The solution I used was to change the string"HC-06" to "IDTech\r" in the java source code and to rebuild the app.
ReFlowApplication.java
protected static final String OVEN_DEVICE_NAME = "IDTech\r";


2) The Nokia display that I purchased had a different arrangement for the LED backlight. Mine had the LEDs wired to Gnd, so required current to be injected into the "LED" pin (pin 7).
Solution I used was to remove Q3, R12 and R13. Fit a 100R resistor between PWM and P8.7 ( the pads for R12 and R13 can be used)

3) I suspect that the values documented for the AVR fuses are incorrect.
avrdude -c usbasp -p m8 -e -U lfuse:w:0xD2:m -U lfuse:w:0xff:m -U hfuse:w:0xd9:m
My analysis of 0xD2 for the low byte decodes as an 2MHz RC oscillator, whereas we have an 8MHz crystal fitted.
Solution I used was to use 0xFF for the low fuses.

4) The layout of P6 is not the same as the 6 way ISP connector on the ATMEL dragon, or the ATMEL AVRISP mkII so do not use a ribbon cable with 6 way headers with these programmers.
Solution I used was ribbon cable with 6way header at one end but individual headers at the other.

5) Be aware that there is no solder resist between the pads for the transistors, It is much easier to get solder bridges on these devices, Inspect carefully after soldering.

All I need to do now is persuade the Financial controller that we NEED a new toaster :) Then I can start cooking.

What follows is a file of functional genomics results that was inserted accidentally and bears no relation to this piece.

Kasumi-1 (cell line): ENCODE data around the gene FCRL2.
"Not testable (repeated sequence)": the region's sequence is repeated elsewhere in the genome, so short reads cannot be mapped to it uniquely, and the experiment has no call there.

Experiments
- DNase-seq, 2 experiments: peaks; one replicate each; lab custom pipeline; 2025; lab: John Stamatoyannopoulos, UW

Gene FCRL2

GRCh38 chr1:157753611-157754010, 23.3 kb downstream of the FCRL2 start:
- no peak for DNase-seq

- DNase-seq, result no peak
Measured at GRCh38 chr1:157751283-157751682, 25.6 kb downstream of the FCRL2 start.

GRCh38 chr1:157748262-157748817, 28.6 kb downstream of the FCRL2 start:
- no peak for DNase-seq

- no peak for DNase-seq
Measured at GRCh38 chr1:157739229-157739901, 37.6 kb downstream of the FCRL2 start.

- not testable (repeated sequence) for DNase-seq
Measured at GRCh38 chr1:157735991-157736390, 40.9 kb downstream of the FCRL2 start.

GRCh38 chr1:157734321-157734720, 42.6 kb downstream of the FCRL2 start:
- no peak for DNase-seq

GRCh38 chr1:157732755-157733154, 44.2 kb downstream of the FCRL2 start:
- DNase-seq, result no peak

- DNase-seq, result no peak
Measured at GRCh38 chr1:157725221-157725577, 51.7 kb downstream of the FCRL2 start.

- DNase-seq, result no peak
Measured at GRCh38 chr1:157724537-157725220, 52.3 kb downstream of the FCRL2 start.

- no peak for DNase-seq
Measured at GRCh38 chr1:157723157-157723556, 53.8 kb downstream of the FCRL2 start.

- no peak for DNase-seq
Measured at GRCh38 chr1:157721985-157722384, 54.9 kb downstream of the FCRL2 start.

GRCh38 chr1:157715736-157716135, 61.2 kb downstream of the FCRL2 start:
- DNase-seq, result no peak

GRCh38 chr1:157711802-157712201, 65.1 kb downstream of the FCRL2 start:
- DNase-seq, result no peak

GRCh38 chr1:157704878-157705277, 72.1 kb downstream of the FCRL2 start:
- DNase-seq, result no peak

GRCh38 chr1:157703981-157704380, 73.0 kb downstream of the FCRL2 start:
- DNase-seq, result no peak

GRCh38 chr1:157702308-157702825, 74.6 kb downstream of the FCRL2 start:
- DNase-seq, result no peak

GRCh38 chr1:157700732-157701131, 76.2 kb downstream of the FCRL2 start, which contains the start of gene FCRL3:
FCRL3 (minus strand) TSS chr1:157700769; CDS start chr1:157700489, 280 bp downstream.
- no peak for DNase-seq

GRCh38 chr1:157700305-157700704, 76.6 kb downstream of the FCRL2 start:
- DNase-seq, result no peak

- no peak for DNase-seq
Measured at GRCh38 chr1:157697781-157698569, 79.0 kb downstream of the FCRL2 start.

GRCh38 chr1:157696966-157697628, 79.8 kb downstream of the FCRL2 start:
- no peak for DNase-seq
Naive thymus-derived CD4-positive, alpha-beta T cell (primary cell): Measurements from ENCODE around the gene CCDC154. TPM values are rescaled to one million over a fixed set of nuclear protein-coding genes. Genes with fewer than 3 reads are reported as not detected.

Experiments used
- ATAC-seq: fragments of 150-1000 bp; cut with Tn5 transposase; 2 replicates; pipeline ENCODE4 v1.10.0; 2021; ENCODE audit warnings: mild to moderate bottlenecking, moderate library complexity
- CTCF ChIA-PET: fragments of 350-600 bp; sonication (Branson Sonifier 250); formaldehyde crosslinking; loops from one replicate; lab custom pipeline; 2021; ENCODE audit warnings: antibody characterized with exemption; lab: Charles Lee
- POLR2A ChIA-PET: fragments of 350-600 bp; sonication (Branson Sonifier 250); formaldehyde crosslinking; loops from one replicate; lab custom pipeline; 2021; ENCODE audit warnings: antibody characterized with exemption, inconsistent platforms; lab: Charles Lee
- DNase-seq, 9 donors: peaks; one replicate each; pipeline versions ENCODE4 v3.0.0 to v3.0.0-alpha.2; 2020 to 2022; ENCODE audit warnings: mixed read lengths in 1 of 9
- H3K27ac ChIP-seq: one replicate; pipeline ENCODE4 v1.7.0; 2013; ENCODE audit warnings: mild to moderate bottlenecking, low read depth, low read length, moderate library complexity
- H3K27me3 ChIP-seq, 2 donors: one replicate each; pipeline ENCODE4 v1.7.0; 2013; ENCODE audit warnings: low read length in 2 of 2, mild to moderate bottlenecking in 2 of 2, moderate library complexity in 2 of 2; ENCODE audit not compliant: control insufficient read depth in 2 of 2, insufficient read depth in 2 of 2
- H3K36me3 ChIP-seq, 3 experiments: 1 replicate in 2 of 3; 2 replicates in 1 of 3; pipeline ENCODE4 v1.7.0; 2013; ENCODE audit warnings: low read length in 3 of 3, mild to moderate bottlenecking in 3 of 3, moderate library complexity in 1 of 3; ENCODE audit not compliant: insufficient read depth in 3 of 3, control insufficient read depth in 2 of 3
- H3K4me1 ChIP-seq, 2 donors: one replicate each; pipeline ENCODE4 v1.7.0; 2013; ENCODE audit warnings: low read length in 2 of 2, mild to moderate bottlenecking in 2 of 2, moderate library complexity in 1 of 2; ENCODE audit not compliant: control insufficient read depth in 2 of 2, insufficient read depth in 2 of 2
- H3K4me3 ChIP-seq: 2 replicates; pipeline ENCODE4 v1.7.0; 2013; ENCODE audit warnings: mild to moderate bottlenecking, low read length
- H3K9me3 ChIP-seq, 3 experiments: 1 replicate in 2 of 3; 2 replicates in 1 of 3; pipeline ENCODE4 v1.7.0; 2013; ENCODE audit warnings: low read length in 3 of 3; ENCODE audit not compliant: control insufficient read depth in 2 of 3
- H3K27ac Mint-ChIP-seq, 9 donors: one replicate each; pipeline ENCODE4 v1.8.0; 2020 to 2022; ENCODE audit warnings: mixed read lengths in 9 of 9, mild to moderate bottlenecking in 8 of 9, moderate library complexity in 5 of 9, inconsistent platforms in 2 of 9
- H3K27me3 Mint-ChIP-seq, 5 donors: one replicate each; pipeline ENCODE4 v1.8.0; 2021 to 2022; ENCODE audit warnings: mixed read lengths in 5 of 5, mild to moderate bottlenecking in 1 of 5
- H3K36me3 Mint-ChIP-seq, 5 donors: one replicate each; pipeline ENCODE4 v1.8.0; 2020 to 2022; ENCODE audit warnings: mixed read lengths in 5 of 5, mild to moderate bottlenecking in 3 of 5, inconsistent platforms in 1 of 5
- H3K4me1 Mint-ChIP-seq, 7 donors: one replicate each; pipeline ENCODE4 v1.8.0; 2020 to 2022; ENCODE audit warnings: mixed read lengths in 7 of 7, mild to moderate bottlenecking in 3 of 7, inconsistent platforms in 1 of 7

Title: Re: An easy to build android/bluetooth reflow controller
Post by: Andy Brown on September 28, 2015, 01:24:23 pm
Quote from: D.J. on September 27, 2015, 04:35:36 pm
1) The HC-06 module that I bought did not name itself "HC-06" but "IDTech\r". This causes the Android app to fail to link.
The solution I used was to change the string"HC-06" to "IDTech\r" in the java source code and to rebuild the app.
ReFlowApplication.java
protected static final String OVEN_DEVICE_NAME = "IDTech\r";


Ah, I mistakenly assumed that all those clones out there would be using the same firmware as each other. I guess not. It's an easy change for me to add the bluetooth device name to the app settings and I will do that because not everyone will be comfortable setting up an Android development environment.

Quote
2) The Nokia display that I purchased had a different arrangement for the LED backlight. Mine had the LEDs wired to Gnd, so required current to be injected into the "LED" pin (pin 7).
Solution I used was to remove Q3, R12 and R13. Fit a 100R resistor between PWM and P8.7 ( the pads for R12 and R13 can be used)


Thanks for documenting this workaround. It'd be slightly more complicated to add a high-side PNP switching circuit to control this arrangement but I could probably fit the component footprints on the board so people could choose whichever one suits their LCD.

Quote
3) I suspect that the values documented for the AVR fuses are incorrect.
avrdude -c usbasp -p m8 -e -U lfuse:w:0xD2:m -U lfuse:w:0xff:m -U hfuse:w:0xd9:m
My analysis of 0xD2 for the low byte decodes as an 2MHz RC oscillator, whereas we have an 8MHz crystal fitted.
Solution I used was to use 0xFF for the low fuses.


You're right. There's a bug in my programming script:


fuse_cmd="avrdude -c usbasp -p m8 -e -U lfuse:w:0xD2:m -U lfuse:w:0xff:m -U hfuse:w:0xd9:m"


As you can see I'm mistakenly repeating the value for lfuse but luckily the second value takes precedence and so the value I actually program is correct.

Quote